John Dyer did receive formal education and professional training as a graphic designer in London. The artist grew up in a family of artists and painted from a very young age. The lack of formal painting training has created John Dyer as a true modern master rather than a pure naïve artist and his ideas, own interpretation of the word, free-range childhood on the North Coast of Cornwall, his never-ending talents for interpreting the world in paint and his love of creativity have all combined to his unique style, perspective and technique. These elements all come together in his paintings and the artist chooses to interpret the world with a childlike view but not a childish view, this makes his art naïve but not himself as a person.
Every professional artist undergoes a period during their training that alters their view and style. A trained artist is in many ways a product of a system whereas a self-taught artist such as John Dyer has the ability to become a true modern primitive and their creative activity and new aesthetic further the story of art and they become the most progressive painters of their time.
Dyer's work is not only about the process and the product but also the journey. The artist has a love of life, people and places that is evident in his work and it is through these elements that his message is conveyed; a message of hope, love, peace and unity. In a time when the world seems to be so divided, the work of John Dyer is a welcome breath of fresh air.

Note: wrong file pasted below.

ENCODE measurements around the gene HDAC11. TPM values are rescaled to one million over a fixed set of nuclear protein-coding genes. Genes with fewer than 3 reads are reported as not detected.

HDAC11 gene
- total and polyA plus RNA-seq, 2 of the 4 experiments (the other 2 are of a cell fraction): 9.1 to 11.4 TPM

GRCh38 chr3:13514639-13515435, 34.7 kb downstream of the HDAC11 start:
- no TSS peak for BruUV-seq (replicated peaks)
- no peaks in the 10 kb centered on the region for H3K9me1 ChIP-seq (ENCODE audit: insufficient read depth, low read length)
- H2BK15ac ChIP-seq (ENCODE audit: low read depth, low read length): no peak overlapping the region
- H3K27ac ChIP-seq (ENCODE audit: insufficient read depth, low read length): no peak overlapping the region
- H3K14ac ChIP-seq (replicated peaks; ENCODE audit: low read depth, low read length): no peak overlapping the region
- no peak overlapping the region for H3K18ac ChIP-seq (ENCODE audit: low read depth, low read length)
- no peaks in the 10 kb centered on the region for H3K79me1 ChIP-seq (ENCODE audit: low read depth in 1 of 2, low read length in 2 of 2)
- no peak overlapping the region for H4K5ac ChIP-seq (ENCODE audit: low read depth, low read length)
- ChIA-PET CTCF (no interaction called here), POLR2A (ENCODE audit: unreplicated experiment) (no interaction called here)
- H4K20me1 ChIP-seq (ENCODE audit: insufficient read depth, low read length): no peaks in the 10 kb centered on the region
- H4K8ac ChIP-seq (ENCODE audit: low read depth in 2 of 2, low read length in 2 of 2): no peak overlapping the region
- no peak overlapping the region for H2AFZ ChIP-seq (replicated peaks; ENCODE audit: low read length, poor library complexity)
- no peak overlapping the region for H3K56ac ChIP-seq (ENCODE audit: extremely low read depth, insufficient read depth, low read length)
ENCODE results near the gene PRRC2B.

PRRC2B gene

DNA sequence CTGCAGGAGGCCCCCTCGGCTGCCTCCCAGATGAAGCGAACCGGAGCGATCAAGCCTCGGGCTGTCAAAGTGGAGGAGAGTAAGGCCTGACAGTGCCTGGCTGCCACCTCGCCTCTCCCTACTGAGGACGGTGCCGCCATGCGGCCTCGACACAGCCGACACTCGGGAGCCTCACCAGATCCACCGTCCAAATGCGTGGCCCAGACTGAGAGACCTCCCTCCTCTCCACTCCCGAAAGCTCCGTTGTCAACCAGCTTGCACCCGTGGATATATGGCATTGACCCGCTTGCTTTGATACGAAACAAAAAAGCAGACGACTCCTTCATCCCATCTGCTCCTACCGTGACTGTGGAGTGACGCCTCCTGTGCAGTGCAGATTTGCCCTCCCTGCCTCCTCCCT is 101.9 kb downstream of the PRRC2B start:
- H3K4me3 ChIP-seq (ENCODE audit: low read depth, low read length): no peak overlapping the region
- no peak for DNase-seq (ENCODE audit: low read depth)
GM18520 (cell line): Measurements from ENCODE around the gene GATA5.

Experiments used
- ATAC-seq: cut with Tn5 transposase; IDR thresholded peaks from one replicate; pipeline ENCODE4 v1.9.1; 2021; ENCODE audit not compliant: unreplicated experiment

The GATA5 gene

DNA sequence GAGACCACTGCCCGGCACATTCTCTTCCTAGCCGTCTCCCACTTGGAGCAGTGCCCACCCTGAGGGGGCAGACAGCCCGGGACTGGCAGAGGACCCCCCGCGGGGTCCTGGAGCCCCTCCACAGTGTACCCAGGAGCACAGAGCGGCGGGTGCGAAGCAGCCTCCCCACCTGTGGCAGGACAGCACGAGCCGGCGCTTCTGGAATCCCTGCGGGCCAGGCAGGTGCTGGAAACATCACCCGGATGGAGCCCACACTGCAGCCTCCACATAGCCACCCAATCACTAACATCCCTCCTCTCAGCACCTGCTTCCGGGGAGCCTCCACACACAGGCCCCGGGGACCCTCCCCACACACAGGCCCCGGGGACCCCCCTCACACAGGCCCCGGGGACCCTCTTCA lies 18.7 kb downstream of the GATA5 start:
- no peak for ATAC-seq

"My desire as an artist is to bring hope, love, peace and unity through my work. I want to show that we are all one people and live on the same precious planet. We all come from the same source and we are all connected."
This is evident in Dyer's world-first exploration of amazon Indian art in the Amazon rainforest; a whole new genre of naïve or outsider art. Unlike Henri Rousseau who never travelled to the rainforest, John Dyer has extensively explored the jungle in Brazil, Costa Rica and Borneo jungles.
"I like to experiment with new subjects and ideas and I believe that my work is pushing the boundaries of what is considered naïve or outsider art."
John Dyer's work can be found in private and public collections all over the UK including; The collections of the Eden Project, Save the Children, Alan Titchmarsh MBE, Toyah Willcox, Kim Wilde, Falmouth Art Gallery and the National Trust.